Future eruptions are likely to threaten neighbouring communities with pyroclastic flows, lahars (volcanically induced mudslides, landslides and debris flows) and floods. To monitor this threat, the volcano and its surroundings are monitored by the Geological Survey of Canada (GSC). Eruption impact would be largely a result of the concentration of vulnerable infrastructure in nearby valleys.

Geography and geology

The massif resides in the middle of a north–south trending zone of volcanism called the Mount Cayley volcanic field.[1] It consists predominantly of volcanoes that formed subglacially during the Late Pleistocene age, such as Pali Dome, Slag Hill, Ring Mountain and Ember Ridge, but activity continued at Pali Dome and Slag Hill into the Holocene epoch. The Mount Cayley volcanic field is part of the Garibaldi Volcanic Belt, which in turn represents a northern extension of the Cascade Volcanic Arc.[1][2] Volcanism of the Cascade Arc is largely a result of the Juan de Fuca Plate sliding under the North American Plate at the Cascadia subduction zone.[3]

Three main summits comprise the Mount Cayley massif.[4] The highest and northernmost is Mount Cayley with an elevation of 2,385 m (7,825 ft).[5] Its northeastern flank abuts the southern end of the Powder Mountain Icefield.[4][5] This is a 9 km (5.6 mi) long and 5 km (3.1 mi) wide irregularly-shaped glacier that trends slightly to the northwest.[5] Just southwest of Mount Cayley lies Pyroclastic Peak, 2,341 m (7,680 ft) in elevation. It contains a jagged summit ridge of many slender rock pinnacles, the largest of which is known as the Vulcan's Thumb.[2] Wizard Peak with an elevation of 2,240 m (7,350 ft) is east of Pyroclastic Peak and is the lowest of the three main summits.[5]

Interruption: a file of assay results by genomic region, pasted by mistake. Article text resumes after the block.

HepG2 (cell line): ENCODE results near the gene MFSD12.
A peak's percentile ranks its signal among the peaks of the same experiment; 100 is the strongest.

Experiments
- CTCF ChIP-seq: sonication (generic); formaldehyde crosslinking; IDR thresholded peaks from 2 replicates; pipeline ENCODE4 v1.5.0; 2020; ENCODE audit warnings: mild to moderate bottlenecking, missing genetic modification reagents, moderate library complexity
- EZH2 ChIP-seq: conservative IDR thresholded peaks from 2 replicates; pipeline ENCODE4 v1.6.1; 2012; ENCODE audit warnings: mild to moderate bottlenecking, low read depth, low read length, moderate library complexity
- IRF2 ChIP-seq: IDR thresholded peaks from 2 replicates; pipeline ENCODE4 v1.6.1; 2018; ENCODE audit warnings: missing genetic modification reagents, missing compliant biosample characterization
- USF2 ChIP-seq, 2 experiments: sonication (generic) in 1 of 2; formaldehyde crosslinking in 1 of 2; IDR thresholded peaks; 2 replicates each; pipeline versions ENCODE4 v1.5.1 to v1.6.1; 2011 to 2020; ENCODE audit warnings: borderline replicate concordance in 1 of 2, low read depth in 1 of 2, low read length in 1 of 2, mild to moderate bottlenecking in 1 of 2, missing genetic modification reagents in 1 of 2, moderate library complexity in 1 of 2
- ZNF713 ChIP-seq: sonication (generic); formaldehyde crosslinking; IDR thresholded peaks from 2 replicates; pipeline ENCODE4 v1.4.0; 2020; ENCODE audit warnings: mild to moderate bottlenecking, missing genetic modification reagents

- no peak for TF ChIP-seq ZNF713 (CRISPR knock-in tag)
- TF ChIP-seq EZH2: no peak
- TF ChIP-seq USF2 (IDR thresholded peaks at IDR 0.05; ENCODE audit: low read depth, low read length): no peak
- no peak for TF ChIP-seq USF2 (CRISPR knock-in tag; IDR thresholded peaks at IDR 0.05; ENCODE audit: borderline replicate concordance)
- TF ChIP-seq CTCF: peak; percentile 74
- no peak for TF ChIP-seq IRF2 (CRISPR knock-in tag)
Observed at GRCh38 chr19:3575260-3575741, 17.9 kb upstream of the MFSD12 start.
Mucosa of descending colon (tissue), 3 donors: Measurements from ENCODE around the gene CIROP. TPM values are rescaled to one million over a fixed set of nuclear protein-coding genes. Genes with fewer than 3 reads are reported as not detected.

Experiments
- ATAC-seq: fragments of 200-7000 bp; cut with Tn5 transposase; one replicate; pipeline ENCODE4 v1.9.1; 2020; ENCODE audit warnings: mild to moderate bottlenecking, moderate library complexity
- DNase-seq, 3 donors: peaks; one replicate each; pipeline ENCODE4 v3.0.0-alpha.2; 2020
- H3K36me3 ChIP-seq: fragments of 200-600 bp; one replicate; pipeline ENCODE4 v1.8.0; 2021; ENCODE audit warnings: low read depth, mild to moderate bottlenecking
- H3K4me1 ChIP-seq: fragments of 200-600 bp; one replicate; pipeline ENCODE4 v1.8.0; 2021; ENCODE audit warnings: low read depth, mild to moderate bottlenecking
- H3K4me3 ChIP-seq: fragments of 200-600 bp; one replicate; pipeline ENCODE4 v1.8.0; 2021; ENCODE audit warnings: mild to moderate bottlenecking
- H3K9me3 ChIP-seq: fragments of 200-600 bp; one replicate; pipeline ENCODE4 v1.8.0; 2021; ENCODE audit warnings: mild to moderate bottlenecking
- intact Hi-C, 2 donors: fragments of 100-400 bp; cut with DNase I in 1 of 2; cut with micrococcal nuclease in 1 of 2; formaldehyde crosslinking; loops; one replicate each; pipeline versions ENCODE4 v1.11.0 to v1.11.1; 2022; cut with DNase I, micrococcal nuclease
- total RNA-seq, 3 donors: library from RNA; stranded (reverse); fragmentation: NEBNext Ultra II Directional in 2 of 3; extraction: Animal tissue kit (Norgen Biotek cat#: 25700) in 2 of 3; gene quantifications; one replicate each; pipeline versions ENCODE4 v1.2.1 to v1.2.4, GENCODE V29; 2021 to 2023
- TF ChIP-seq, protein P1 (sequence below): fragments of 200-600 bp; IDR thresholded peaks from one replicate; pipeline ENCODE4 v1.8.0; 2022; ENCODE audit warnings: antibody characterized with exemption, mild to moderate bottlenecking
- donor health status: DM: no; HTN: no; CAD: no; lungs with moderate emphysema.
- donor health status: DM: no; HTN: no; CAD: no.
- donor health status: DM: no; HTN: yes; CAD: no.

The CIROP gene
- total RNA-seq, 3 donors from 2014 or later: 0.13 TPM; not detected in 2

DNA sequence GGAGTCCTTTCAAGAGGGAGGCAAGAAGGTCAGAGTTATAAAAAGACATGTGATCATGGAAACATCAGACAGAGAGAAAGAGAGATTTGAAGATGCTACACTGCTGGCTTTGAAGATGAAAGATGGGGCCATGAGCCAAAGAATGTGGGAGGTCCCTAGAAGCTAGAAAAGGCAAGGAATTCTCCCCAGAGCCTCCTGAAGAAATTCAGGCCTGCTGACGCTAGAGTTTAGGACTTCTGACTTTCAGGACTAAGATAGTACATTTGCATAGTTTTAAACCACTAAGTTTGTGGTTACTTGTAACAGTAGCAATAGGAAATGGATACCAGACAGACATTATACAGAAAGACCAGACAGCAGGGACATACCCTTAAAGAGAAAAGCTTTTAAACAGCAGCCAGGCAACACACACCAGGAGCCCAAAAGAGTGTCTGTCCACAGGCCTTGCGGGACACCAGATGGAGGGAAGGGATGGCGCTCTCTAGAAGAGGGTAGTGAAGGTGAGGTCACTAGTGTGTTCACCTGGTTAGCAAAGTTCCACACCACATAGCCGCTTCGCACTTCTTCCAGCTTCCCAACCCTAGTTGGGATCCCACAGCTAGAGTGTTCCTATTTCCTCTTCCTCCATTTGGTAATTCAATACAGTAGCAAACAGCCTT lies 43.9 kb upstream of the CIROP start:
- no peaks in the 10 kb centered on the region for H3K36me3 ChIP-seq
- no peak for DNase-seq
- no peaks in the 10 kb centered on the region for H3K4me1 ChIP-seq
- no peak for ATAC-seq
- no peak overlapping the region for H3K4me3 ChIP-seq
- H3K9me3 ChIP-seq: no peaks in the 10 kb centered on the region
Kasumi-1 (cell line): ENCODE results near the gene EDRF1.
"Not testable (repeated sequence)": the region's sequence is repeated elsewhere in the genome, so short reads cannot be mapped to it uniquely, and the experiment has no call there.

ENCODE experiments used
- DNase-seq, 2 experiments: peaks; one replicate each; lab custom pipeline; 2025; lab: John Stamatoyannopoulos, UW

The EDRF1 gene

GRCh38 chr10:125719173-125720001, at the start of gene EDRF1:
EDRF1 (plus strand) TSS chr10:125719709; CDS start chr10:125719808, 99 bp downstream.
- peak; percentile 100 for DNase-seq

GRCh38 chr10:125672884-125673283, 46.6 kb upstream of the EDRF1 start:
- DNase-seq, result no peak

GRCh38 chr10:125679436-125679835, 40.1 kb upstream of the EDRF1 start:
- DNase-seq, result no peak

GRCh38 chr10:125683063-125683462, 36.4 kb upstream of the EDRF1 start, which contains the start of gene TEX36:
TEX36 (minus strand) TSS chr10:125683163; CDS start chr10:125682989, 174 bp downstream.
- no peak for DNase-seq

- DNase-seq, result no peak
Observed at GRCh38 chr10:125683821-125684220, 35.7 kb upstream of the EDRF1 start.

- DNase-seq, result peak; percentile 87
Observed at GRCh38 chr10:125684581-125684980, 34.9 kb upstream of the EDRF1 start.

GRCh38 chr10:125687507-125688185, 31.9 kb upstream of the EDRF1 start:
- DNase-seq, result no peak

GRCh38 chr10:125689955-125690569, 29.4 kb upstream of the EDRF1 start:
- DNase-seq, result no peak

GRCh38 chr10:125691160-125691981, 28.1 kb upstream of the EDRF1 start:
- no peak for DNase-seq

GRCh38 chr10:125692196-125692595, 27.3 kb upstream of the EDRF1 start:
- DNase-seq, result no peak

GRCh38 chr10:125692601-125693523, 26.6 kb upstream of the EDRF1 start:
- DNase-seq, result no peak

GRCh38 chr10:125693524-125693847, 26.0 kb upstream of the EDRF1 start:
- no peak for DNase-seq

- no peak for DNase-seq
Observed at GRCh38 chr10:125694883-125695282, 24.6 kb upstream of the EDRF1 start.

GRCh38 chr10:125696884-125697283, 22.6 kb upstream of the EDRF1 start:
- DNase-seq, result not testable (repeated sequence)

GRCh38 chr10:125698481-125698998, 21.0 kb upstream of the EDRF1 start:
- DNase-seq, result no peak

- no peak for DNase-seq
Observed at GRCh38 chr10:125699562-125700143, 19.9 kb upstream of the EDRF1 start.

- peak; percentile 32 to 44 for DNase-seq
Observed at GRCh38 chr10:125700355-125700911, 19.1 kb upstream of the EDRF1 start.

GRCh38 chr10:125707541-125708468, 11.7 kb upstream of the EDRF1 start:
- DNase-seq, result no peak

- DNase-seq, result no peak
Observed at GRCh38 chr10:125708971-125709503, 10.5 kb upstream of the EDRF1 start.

As a stratovolcano, the Mount Cayley massif is built up of solidified lava and ash from successive volcanic eruptions. It is predominantly dacitic in composition, although rhyodacite is also common. Its original and current volumes remain uncertain.[4] It may have had a volume as large as 13 km3 (3.1 cu mi), but erosion has since reduced it to glacially eroded crags. The modern volcano has an estimated volume of 8 km3 (1.9 cu mi) and is only a modest fraction of its total output of silicic eruptive products. It has a proximal relief of 550 m (1,800 ft) and a draping relief of 2,070 m (6,790 ft), with a nearly vertical cliff more than 500 m (1,600 ft) high immediately above the Turbid Creek valley.[4][5][a] Turbid Creek, Dusty Creek, Avalanche Creek and Shovelnose Creek flow from the slopes of the Mount Cayley massif.[5][6][7]